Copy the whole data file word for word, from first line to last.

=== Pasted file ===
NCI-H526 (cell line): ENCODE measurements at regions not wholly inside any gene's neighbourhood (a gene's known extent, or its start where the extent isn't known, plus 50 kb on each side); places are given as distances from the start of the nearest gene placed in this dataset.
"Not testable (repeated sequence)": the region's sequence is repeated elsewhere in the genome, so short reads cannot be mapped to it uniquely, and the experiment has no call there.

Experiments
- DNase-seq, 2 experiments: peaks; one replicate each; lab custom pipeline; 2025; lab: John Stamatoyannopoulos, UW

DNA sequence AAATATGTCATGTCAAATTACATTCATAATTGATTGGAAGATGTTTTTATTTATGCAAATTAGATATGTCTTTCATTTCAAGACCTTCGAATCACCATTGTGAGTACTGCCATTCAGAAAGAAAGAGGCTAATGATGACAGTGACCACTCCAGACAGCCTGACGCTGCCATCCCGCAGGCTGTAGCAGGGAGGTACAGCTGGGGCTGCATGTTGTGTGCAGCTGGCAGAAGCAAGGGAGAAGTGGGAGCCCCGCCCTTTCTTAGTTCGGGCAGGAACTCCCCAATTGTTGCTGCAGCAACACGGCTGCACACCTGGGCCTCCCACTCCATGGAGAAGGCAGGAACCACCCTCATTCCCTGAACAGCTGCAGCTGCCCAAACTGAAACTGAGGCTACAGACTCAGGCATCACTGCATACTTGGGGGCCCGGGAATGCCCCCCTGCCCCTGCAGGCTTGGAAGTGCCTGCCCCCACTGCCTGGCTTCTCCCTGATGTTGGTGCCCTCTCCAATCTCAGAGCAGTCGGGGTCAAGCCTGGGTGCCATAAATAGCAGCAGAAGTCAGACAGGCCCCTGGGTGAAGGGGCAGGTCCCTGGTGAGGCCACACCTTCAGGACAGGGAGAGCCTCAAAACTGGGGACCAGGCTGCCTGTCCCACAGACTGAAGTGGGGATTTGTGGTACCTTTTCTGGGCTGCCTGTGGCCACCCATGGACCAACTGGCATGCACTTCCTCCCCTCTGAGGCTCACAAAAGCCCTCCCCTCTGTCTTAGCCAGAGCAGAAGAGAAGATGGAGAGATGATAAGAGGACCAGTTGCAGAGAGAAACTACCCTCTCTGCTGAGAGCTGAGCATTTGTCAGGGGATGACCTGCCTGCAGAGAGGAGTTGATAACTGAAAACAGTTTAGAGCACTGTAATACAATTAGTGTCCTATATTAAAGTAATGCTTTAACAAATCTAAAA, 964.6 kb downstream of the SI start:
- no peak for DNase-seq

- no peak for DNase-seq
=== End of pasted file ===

NCI-H526 (cell line): ENCODE measurements at regions not wholly inside any gene's neighbourhood (a gene's known extent, or its start where the extent isn't known, plus 50 kb on each side); places are given as distances from the start of the nearest gene placed in this dataset.
"Not testable (repeated sequence)": the region's sequence is repeated elsewhere in the genome, so short reads cannot be mapped to it uniquely, and the experiment has no call there.

Experiments
- DNase-seq, 2 experiments: peaks; one replicate each; lab custom pipeline; 2025; lab: John Stamatoyannopoulos, UW

DNA sequence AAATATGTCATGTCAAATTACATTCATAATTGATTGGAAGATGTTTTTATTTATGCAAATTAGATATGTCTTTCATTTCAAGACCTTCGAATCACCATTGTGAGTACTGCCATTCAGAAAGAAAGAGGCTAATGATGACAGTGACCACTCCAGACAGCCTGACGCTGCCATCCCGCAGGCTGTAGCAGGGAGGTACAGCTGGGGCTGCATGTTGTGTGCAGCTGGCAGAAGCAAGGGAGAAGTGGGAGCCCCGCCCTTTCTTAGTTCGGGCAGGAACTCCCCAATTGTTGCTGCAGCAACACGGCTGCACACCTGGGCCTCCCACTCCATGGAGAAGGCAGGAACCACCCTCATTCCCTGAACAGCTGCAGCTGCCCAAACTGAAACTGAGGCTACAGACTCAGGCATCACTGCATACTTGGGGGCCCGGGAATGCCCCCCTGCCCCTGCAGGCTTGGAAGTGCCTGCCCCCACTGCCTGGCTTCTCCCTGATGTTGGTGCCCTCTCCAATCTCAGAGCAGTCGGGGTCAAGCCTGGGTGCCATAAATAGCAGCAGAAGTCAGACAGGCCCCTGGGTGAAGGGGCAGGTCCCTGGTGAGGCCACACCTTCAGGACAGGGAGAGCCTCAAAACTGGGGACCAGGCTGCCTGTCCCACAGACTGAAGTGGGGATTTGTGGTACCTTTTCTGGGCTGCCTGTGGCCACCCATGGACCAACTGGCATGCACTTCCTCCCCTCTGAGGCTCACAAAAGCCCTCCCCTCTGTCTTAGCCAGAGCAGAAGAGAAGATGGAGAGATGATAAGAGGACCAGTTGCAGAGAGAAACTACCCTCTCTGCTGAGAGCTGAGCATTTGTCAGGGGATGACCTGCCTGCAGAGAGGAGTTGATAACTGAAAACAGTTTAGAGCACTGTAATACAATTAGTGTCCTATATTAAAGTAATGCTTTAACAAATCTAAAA, 964.6 kb downstream of the SI start:
- no peak for DNase-seq

- no peak for DNase-seq